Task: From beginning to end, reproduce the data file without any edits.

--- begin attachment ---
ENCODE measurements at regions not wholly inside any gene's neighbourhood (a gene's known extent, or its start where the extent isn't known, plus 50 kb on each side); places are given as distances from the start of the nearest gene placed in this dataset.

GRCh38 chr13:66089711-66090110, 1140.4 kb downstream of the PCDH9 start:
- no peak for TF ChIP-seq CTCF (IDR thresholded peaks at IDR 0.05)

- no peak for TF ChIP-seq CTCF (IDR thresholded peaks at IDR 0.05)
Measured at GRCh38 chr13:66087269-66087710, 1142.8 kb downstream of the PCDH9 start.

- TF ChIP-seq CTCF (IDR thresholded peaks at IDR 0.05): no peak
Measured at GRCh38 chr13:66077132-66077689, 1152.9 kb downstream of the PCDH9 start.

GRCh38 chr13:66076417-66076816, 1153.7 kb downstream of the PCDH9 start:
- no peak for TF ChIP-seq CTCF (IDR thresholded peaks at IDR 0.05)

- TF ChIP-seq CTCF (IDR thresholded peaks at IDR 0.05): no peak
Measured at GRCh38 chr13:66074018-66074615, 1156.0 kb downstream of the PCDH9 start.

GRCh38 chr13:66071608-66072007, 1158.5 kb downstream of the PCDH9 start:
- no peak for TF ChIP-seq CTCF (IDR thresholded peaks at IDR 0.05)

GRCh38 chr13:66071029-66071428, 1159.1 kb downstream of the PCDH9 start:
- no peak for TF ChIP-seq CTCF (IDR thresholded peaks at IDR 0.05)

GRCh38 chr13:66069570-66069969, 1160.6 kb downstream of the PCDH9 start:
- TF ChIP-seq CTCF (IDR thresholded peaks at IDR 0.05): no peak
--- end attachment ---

ENCODE measurements at regions not wholly inside any gene's neighbourhood (a gene's known extent, or its start where the extent isn't known, plus 50 kb on each side); places are given as distances from the start of the nearest gene placed in this dataset.

GRCh38 chr13:66089711-66090110, 1140.4 kb downstream of the PCDH9 start:
- no peak for TF ChIP-seq CTCF (IDR thresholded peaks at IDR 0.05)

- no peak for TF ChIP-seq CTCF (IDR thresholded peaks at IDR 0.05)
Measured at GRCh38 chr13:66087269-66087710, 1142.8 kb downstream of the PCDH9 start.

- TF ChIP-seq CTCF (IDR thresholded peaks at IDR 0.05): no peak
Measured at GRCh38 chr13:66077132-66077689, 1152.9 kb downstream of the PCDH9 start.

GRCh38 chr13:66076417-66076816, 1153.7 kb downstream of the PCDH9 start:
- no peak for TF ChIP-seq CTCF (IDR thresholded peaks at IDR 0.05)

- TF ChIP-seq CTCF (IDR thresholded peaks at IDR 0.05): no peak
Measured at GRCh38 chr13:66074018-66074615, 1156.0 kb downstream of the PCDH9 start.

GRCh38 chr13:66071608-66072007, 1158.5 kb downstream of the PCDH9 start:
- no peak for TF ChIP-seq CTCF (IDR thresholded peaks at IDR 0.05)

GRCh38 chr13:66071029-66071428, 1159.1 kb downstream of the PCDH9 start:
- no peak for TF ChIP-seq CTCF (IDR thresholded peaks at IDR 0.05)

GRCh38 chr13:66069570-66069969, 1160.6 kb downstream of the PCDH9 start:
- TF ChIP-seq CTCF (IDR thresholded peaks at IDR 0.05): no peak